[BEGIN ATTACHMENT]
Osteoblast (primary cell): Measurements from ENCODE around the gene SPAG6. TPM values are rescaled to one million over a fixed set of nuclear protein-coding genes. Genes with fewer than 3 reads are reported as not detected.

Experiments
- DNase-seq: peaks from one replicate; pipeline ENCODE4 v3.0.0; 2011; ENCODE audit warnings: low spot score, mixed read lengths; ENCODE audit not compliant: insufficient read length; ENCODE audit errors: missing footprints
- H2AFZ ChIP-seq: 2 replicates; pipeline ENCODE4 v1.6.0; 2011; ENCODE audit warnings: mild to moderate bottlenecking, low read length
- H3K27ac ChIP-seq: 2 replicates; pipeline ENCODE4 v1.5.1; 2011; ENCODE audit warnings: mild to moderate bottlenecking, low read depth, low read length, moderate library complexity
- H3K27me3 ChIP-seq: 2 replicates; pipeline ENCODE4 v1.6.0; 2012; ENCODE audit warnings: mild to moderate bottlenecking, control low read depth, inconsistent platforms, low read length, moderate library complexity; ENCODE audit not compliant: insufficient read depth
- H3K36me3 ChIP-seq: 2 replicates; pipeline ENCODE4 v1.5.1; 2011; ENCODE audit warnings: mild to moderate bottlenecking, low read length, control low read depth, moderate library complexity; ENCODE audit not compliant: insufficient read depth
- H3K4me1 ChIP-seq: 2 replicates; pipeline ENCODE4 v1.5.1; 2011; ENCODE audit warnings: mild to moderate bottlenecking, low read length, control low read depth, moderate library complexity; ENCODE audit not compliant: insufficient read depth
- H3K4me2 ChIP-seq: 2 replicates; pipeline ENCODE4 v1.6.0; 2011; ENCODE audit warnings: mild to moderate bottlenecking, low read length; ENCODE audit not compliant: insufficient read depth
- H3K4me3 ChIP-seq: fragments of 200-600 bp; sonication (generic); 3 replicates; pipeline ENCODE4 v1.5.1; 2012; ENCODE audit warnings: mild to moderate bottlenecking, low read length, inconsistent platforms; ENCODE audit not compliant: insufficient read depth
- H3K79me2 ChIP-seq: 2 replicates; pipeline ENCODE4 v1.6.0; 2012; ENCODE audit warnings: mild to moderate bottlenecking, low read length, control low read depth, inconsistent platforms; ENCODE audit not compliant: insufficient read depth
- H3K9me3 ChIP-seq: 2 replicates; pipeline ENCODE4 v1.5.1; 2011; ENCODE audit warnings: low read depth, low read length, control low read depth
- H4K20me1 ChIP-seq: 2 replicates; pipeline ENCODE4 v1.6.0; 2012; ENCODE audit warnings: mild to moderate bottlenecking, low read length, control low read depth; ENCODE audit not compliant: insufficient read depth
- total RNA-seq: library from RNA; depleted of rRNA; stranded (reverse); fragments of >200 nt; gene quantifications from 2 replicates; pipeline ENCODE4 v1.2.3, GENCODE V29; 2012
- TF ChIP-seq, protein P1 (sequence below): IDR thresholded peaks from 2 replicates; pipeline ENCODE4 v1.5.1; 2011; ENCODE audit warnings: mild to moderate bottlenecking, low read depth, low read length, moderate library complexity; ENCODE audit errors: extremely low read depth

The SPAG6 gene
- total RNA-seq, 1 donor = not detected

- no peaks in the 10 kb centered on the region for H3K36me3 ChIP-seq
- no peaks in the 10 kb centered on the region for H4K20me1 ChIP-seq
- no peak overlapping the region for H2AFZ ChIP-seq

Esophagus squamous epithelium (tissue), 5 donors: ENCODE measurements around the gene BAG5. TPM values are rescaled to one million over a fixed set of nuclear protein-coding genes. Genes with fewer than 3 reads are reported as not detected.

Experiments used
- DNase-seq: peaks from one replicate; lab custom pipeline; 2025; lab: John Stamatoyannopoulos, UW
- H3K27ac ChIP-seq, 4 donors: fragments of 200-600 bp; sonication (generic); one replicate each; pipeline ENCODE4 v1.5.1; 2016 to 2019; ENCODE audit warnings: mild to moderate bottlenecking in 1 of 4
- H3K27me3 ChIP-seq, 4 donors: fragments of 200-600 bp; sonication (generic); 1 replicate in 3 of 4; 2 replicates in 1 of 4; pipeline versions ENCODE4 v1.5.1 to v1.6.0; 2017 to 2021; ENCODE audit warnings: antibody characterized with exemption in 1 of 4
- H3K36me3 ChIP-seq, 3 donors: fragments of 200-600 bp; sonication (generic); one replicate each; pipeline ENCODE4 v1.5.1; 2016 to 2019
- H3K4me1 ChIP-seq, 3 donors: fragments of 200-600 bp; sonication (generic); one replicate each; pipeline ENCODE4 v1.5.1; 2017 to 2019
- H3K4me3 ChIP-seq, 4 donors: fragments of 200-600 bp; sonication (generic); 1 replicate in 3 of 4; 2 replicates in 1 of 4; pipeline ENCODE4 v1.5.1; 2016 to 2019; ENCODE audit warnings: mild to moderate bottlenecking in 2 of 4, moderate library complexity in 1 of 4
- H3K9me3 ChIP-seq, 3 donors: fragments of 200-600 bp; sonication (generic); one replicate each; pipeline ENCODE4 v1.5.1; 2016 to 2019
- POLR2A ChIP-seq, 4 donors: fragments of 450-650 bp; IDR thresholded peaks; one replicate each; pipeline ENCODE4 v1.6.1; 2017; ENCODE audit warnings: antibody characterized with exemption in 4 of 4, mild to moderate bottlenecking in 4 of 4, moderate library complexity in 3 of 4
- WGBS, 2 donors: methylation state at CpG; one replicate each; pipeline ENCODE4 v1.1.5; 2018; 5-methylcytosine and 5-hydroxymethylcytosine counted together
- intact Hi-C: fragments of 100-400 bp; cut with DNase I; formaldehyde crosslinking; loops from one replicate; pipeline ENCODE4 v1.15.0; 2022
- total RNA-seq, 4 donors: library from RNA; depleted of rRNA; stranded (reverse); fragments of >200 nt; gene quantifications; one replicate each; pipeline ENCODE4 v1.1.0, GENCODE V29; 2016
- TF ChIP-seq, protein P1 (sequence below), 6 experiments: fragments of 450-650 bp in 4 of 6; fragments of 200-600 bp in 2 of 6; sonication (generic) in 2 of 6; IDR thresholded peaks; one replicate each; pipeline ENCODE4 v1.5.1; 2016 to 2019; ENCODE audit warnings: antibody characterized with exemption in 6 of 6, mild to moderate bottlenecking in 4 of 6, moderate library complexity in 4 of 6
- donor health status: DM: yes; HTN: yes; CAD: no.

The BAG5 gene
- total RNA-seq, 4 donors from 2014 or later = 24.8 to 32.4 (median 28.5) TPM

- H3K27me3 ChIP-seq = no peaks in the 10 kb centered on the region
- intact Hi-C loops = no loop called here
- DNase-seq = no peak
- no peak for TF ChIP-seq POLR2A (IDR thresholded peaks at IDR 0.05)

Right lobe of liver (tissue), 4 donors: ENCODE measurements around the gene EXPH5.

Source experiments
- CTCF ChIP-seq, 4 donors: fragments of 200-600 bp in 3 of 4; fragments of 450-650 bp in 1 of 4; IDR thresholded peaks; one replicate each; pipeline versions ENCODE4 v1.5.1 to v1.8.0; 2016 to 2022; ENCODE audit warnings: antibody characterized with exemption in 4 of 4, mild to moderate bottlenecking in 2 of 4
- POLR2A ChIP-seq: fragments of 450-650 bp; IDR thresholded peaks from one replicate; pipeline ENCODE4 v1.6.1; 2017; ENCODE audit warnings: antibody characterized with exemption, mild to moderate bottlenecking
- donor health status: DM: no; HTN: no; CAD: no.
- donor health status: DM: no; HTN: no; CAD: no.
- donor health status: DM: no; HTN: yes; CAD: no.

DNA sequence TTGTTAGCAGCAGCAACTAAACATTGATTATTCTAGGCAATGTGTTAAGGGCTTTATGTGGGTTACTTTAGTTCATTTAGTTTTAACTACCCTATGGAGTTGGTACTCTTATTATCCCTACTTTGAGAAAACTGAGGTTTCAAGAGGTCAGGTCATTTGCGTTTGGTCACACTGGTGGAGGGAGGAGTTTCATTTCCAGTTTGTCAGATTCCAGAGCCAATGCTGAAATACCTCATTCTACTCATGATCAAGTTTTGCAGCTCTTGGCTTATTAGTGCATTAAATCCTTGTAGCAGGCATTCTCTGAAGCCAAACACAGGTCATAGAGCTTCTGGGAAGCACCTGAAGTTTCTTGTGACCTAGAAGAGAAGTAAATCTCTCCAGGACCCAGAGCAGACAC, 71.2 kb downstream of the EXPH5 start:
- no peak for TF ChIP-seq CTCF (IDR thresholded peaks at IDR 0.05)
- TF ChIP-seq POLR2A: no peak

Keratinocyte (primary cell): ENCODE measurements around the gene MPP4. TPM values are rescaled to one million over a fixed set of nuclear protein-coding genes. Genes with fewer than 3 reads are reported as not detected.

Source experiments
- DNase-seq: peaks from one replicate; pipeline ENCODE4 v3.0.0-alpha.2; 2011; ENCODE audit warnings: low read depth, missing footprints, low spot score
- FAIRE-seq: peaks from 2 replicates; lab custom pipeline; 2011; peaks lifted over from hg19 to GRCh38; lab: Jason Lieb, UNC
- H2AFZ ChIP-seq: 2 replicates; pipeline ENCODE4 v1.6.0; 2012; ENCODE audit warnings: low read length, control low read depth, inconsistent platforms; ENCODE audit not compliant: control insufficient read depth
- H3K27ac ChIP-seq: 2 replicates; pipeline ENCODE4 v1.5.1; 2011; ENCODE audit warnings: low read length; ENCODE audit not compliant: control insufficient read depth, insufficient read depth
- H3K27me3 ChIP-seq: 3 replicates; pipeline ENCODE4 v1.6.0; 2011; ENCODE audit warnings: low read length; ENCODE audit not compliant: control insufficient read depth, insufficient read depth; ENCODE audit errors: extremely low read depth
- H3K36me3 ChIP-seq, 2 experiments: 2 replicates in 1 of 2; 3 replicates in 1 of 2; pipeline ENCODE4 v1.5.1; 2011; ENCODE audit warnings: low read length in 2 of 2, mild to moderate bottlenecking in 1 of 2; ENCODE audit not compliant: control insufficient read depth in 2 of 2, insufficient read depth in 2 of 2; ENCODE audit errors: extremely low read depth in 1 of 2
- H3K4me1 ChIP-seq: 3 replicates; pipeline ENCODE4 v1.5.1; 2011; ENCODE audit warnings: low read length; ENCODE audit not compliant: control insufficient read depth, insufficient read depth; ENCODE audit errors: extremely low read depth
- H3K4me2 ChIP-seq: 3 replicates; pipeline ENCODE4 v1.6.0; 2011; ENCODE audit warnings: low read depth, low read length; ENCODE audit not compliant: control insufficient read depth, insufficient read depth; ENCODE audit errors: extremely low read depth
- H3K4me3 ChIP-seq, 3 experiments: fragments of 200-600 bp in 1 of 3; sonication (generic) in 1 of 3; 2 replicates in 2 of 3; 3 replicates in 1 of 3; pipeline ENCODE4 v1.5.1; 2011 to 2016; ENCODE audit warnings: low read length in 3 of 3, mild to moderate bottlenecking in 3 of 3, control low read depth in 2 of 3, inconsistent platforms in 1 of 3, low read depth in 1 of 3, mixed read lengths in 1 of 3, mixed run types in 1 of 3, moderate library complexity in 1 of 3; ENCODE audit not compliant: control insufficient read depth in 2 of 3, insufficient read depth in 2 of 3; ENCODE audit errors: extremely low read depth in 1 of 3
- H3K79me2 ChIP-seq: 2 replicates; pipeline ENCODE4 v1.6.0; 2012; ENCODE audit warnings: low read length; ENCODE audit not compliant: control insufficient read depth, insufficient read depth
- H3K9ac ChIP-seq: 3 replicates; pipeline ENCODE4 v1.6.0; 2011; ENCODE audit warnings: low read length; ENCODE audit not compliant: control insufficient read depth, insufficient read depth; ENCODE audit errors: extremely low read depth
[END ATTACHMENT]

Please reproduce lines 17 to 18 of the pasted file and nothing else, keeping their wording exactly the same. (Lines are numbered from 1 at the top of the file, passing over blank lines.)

- total RNA-seq, 1 donor = not detected

- no peaks in the 10 kb centered on the region for H3K36me3 ChIP-seq